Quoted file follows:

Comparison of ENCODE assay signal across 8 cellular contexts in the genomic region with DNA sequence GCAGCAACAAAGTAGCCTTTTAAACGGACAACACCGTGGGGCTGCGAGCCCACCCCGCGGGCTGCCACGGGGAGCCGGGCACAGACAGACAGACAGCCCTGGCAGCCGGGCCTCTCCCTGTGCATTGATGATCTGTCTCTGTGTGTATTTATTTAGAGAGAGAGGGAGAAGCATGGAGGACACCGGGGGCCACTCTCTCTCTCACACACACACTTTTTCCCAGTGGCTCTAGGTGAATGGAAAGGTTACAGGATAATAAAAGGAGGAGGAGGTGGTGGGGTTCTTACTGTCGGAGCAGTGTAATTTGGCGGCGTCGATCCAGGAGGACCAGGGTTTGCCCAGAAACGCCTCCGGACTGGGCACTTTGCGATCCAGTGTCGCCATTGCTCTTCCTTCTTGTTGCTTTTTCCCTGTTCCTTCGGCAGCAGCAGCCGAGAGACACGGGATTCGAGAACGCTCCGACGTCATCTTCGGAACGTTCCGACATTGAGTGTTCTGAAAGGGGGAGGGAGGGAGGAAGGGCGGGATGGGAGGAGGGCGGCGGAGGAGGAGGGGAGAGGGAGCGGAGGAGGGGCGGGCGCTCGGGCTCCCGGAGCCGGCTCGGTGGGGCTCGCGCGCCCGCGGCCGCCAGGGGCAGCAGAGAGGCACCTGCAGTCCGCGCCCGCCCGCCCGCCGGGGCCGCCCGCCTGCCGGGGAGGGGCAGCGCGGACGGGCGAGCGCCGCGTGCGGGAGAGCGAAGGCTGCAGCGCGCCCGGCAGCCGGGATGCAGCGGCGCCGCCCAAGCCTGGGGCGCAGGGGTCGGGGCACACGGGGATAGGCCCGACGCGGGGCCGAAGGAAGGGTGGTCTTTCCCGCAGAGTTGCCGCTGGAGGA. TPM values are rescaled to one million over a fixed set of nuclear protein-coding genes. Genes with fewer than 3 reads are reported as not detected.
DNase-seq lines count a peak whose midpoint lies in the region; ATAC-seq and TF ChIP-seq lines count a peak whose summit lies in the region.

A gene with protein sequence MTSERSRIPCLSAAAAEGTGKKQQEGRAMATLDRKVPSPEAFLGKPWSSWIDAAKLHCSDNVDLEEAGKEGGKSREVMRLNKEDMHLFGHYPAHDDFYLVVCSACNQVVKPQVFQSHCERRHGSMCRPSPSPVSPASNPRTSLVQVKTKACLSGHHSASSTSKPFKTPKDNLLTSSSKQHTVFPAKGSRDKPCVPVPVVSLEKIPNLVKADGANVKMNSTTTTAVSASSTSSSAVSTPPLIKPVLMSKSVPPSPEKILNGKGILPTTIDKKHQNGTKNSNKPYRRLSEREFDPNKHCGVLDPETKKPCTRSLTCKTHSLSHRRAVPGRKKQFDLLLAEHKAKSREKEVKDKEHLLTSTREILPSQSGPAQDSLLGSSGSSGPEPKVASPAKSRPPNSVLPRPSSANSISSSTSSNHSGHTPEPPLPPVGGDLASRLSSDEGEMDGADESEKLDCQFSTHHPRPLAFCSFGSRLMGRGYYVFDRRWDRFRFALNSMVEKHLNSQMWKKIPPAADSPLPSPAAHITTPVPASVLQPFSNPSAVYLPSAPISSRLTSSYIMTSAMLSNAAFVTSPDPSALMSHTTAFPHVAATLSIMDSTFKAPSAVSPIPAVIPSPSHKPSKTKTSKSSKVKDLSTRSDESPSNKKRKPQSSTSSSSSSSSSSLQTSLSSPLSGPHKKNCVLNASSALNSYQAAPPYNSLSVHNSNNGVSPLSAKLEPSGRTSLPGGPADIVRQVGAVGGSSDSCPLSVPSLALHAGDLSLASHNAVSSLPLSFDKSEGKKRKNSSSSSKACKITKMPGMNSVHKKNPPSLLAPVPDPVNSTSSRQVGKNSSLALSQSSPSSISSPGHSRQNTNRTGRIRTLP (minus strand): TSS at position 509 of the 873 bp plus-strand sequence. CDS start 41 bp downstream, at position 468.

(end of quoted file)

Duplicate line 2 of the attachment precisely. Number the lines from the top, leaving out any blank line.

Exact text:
DNase-seq lines count a peak whose midpoint lies in the region; ATAC-seq and TF ChIP-seq lines count a peak whose summit lies in the region.